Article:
Israeli Prime Minister Ariel Sharon heads to New York Tuesday to attend this week's U.N. General Assembly. The Israeli leader is hoping to reap diplomatic benefits from the just completed withdrawal from Gaza, but Palestinians say Israel's occupation of the coastal strip is not yet over.
When Prime Minister Sharon addresses the U.N. General Assembly on Thursday, he will do so just days after Israel pulled its last soldier out of the Gaza Strip.
It was Brigadier General Avi Kochavi - the last Israeli soldier to leave Gaza - who announced the completion of the withdrawal.
"The mission is completed," he said. "An era has ended. From this moment on, the responsibility for all that takes place in the Gaza Strip lays on the Palestinians."
That is very much what Mr. Sharon is expected to tell world leaders at the U.N. this week.
By dismantling its settlements and pulling out its troops, Israel has ended a 38-year presence in Gaza. But, Diana Buttu, legal advisor to the Palestinian Authority, tells VOA this does not mean an end to Israeli occupation.
"On the ground Israel still is controlling the air space, it controls the territorial waters, and, most importantly it's controlling the borders, which means that it's controlling entry in and exit out of the Gaza Strip," she said. "So, although the forces are no longer in the actual cities in the Gaza Strip, they're still situated along the perimeter of the Gaza Strip and they're still controlling the lives of Palestinians, so the occupation is not at all over."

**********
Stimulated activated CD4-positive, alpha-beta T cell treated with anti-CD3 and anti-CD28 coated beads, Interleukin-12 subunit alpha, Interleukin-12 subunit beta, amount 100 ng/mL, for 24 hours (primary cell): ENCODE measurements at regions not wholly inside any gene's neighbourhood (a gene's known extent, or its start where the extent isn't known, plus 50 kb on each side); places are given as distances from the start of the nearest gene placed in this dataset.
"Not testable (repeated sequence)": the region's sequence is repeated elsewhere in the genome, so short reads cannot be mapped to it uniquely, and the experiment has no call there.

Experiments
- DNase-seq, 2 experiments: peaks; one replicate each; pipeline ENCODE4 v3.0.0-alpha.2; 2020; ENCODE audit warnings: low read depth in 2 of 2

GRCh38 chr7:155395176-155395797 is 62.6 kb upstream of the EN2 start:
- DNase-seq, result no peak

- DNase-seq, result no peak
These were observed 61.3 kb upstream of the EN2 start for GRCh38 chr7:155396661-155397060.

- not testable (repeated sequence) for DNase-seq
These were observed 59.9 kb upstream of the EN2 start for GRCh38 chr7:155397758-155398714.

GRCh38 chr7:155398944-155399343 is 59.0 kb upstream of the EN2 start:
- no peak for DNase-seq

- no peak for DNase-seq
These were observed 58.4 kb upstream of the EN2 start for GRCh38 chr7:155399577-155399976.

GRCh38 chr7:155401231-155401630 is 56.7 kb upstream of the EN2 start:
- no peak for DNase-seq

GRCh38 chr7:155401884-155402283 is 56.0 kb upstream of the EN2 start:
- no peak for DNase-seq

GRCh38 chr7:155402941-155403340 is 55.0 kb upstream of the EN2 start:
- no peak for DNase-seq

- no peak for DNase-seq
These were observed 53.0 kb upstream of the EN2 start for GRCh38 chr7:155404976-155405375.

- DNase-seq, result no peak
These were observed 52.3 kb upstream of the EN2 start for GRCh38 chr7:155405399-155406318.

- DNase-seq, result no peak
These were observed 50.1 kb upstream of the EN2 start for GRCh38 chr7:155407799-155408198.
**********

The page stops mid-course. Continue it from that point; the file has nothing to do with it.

Ms. Buttu says talks are continuing about these issues. Palestinians say that without freedom of movement and the ability to conduct commerce, Gaza will become one giant prison with no options to rebuild lives or a shattered economy.
Even with many issues still to be resolved, Israel's withdrawal did bring some immediate benefits. Palestinians throughout Gaza spent Monday celebrating a newfound freedom. And, as Mr. Sharon goes to the U.N., he is expecting to enhance his country's standing in the international community and hoping for contacts with some nations who have until now shunned any open dealings with Israel. A meeting with the emir of Qatar and a possible conversation with Pakistan's President Pervez Musharraf are being mentioned.